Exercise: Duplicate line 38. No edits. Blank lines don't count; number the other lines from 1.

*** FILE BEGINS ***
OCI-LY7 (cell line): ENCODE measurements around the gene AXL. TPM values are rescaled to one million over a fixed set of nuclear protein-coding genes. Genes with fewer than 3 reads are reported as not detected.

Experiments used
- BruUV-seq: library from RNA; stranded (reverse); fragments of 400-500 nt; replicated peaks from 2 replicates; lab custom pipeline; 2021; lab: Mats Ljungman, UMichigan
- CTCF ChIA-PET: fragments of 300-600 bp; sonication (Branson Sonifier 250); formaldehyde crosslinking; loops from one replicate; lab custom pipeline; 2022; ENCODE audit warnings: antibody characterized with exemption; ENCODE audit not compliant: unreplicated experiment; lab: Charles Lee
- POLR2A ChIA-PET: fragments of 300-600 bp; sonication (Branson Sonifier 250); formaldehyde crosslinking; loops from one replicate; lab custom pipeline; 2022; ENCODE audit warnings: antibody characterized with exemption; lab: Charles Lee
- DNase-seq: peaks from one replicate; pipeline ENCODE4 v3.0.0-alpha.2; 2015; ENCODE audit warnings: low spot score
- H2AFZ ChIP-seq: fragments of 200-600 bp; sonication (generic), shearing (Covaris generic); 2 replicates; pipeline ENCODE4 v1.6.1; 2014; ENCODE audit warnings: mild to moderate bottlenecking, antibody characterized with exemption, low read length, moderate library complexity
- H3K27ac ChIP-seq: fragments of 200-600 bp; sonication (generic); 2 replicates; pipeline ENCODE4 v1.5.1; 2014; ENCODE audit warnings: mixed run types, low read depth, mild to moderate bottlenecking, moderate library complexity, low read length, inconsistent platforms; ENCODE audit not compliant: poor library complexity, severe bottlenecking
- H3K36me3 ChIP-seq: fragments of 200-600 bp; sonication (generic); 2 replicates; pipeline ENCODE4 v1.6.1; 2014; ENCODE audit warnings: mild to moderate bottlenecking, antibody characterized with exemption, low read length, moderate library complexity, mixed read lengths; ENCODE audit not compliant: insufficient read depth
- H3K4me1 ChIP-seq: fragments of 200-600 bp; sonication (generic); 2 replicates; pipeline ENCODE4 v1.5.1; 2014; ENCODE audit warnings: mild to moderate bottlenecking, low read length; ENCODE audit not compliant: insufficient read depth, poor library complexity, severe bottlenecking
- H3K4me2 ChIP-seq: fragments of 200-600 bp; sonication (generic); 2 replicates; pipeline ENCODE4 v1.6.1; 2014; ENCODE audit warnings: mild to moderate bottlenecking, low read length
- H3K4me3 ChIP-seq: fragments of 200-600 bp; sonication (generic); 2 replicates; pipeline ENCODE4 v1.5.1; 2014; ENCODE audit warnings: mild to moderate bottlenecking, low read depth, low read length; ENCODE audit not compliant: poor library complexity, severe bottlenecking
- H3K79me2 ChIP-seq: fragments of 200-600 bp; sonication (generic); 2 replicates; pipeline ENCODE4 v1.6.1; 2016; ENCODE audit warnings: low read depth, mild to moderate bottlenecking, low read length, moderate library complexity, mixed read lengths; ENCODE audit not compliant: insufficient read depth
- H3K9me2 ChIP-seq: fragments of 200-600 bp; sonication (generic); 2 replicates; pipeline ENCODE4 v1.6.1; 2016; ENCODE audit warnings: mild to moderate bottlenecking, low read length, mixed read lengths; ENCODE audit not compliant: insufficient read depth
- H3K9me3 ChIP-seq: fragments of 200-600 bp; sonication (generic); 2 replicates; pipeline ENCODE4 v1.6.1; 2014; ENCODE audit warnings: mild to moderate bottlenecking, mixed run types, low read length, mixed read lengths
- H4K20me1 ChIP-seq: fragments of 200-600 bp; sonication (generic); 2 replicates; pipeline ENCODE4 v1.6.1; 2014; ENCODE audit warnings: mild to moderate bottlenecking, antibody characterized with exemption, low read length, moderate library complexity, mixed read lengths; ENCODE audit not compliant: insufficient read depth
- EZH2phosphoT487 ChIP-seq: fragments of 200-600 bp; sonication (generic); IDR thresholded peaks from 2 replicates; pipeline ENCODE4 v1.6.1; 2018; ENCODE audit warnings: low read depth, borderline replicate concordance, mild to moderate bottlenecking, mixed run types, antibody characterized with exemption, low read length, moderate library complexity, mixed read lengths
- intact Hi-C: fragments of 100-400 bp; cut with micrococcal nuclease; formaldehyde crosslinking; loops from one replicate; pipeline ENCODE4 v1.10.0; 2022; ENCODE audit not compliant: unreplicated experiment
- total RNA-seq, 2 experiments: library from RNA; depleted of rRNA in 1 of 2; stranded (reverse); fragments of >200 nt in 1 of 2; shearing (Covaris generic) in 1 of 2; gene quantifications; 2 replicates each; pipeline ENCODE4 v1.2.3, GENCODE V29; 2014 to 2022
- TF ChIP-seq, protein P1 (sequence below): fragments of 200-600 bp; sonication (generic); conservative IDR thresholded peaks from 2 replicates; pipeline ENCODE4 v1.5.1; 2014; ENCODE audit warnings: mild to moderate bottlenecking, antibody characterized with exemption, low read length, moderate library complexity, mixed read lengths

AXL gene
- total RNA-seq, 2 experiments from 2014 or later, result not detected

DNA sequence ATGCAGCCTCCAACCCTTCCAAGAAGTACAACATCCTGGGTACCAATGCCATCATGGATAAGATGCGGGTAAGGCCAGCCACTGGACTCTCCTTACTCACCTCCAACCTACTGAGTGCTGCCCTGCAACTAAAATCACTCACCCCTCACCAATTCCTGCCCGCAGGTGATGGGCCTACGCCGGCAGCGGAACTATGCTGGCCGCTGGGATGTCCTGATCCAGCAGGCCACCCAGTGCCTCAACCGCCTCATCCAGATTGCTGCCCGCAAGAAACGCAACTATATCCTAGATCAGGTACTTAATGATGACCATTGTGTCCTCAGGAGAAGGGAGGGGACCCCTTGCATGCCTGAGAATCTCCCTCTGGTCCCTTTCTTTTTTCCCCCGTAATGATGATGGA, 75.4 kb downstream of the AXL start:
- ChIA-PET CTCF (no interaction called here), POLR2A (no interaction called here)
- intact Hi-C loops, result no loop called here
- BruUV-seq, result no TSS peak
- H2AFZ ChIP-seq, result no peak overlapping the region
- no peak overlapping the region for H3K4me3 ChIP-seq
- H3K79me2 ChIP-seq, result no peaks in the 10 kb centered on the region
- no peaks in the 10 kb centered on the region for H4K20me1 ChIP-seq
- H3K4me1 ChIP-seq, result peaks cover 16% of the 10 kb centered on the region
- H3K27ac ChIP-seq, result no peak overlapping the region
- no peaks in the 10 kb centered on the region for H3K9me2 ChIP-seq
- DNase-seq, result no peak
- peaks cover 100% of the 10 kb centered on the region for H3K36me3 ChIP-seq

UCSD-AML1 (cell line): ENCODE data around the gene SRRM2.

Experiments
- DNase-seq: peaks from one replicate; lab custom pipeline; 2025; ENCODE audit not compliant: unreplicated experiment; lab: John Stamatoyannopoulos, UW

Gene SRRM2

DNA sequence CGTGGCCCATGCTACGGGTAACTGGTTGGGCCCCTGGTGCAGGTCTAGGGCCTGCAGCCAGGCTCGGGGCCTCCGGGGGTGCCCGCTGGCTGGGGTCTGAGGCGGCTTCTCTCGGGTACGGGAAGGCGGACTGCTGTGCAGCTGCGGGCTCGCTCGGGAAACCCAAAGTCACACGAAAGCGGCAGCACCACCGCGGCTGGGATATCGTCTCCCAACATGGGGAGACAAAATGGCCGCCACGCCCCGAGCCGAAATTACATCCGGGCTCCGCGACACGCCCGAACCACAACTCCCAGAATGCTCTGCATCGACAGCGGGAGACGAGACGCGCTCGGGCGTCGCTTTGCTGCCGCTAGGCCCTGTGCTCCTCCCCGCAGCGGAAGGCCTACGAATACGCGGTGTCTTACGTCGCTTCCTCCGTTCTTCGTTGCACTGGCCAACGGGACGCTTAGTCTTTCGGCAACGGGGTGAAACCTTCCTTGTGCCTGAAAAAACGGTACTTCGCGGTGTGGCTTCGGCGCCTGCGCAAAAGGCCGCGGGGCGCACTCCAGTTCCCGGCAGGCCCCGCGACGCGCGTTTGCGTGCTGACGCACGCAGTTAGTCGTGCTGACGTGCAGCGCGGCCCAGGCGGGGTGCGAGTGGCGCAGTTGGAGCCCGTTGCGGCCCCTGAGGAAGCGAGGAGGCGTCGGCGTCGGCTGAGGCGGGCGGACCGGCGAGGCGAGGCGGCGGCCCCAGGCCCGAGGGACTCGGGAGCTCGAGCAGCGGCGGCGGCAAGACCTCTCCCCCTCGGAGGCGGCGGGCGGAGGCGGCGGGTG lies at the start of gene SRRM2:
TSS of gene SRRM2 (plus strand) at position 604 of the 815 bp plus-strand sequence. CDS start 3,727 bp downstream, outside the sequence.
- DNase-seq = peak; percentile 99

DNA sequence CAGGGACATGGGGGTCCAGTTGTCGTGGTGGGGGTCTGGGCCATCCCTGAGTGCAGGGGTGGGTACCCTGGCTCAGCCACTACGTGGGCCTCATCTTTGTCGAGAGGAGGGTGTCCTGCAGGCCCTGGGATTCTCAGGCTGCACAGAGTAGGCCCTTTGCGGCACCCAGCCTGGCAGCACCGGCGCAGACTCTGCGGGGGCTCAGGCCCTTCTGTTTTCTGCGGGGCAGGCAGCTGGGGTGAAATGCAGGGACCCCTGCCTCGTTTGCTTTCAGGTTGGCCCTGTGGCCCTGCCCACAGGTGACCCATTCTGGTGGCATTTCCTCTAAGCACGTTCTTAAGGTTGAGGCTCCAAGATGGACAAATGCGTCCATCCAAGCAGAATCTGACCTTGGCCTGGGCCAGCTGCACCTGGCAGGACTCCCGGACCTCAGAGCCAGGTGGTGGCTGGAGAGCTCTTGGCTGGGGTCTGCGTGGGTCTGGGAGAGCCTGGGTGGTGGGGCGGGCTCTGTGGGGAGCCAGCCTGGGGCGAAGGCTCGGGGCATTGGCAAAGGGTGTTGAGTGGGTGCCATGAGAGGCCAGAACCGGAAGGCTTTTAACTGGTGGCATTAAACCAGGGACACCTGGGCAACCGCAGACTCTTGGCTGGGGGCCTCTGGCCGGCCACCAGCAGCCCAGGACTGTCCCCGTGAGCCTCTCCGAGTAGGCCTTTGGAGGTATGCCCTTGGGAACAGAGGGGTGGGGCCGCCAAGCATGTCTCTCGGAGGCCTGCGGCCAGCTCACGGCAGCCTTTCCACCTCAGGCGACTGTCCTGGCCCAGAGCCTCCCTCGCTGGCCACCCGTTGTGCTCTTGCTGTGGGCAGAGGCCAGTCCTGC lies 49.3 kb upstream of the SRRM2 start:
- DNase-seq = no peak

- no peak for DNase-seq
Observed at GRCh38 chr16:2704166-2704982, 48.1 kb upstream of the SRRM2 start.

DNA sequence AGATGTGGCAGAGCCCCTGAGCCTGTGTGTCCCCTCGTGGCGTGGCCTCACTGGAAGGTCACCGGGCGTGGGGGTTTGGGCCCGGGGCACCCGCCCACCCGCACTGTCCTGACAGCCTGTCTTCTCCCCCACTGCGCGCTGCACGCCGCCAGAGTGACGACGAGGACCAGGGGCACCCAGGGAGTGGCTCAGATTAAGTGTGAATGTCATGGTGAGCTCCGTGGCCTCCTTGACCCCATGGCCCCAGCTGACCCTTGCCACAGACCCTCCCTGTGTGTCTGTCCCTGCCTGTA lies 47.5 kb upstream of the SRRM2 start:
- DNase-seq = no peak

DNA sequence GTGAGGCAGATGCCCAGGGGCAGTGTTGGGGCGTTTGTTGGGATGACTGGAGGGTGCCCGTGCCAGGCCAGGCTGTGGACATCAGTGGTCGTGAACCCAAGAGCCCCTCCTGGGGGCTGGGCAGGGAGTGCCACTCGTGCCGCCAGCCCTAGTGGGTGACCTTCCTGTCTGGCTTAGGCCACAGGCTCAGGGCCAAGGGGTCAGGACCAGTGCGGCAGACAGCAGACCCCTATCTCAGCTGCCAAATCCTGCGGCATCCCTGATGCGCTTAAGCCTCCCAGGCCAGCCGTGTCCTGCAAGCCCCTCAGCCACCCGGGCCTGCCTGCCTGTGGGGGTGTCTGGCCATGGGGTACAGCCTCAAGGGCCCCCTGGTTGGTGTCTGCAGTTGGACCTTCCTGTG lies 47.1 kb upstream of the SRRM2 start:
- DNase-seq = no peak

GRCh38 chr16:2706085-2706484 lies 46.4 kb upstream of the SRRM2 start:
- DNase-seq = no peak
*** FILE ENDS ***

- DNase-seq: peaks from one replicate; lab custom pipeline; 2025; ENCODE audit not compliant: unreplicated experiment; lab: John Stamatoyannopoulos, UW